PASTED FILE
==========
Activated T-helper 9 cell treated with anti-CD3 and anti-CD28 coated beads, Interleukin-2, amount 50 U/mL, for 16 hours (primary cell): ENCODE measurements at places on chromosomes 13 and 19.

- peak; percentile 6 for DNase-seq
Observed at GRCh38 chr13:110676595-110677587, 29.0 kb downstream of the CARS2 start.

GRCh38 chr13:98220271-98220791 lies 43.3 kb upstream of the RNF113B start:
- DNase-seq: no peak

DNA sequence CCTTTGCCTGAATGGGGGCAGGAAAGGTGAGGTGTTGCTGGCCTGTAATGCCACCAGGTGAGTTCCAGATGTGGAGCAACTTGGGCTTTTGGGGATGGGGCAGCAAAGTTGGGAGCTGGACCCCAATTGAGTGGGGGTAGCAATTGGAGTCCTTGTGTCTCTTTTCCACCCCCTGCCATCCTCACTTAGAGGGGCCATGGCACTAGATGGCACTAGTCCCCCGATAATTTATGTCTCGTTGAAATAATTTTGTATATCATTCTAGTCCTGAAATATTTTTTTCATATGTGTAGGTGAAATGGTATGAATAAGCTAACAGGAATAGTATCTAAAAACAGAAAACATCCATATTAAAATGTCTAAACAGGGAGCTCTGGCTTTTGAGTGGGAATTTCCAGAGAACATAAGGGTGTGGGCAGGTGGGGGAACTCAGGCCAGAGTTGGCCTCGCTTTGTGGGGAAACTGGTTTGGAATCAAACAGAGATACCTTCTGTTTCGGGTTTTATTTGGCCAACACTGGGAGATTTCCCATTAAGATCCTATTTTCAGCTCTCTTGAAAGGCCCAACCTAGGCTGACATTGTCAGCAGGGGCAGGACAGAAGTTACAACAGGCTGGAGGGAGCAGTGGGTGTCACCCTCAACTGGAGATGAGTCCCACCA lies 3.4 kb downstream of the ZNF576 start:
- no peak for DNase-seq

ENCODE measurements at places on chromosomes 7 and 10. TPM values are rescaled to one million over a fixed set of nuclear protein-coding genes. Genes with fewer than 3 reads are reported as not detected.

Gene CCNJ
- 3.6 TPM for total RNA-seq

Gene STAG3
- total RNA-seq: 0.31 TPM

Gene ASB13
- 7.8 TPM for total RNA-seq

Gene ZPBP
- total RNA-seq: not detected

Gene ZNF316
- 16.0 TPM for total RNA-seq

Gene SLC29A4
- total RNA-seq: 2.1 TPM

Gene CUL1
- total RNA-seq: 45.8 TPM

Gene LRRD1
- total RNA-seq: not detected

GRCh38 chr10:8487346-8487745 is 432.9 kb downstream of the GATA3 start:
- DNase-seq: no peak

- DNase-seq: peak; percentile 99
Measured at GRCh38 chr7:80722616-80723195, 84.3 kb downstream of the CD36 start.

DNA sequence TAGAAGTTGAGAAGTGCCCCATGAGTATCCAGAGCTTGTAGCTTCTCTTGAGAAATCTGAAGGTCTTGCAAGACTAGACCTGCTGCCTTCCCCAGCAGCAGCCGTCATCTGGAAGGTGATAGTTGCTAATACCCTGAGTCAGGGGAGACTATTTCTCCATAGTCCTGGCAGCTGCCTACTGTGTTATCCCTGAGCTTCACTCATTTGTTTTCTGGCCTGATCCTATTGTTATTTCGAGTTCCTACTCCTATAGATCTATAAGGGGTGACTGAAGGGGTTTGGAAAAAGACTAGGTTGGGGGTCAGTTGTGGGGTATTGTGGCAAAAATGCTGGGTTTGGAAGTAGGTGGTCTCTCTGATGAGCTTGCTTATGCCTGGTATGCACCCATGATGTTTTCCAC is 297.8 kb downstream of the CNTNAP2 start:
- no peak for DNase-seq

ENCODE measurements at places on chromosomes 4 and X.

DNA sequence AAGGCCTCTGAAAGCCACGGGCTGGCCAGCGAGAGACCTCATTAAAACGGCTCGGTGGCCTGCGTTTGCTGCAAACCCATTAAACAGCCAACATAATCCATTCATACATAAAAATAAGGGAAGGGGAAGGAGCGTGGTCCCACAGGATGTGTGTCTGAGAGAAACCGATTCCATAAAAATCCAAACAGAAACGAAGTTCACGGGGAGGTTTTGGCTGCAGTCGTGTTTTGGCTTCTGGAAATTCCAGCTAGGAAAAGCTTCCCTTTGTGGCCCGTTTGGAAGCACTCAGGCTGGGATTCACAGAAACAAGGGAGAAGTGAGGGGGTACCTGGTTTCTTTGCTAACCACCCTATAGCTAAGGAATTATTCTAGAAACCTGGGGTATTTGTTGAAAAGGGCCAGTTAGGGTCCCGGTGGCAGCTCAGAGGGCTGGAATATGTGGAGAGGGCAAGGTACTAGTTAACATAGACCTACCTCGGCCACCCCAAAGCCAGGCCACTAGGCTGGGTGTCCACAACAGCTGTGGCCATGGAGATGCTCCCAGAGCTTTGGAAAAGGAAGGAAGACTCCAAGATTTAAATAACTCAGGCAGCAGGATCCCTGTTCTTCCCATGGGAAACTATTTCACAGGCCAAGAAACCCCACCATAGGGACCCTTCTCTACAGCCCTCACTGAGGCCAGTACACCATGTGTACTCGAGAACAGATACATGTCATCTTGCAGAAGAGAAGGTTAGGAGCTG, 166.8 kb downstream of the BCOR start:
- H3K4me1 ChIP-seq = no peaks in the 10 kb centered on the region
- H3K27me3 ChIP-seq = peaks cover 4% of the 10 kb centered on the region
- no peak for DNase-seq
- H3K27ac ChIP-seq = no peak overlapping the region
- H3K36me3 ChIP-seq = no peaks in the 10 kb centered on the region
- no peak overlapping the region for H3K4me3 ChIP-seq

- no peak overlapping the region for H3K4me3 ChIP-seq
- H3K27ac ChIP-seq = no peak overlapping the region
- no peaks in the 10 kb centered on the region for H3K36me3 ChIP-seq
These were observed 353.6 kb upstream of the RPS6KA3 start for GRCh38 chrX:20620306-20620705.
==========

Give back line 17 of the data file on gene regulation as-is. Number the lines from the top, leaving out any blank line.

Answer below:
Gene ZNF316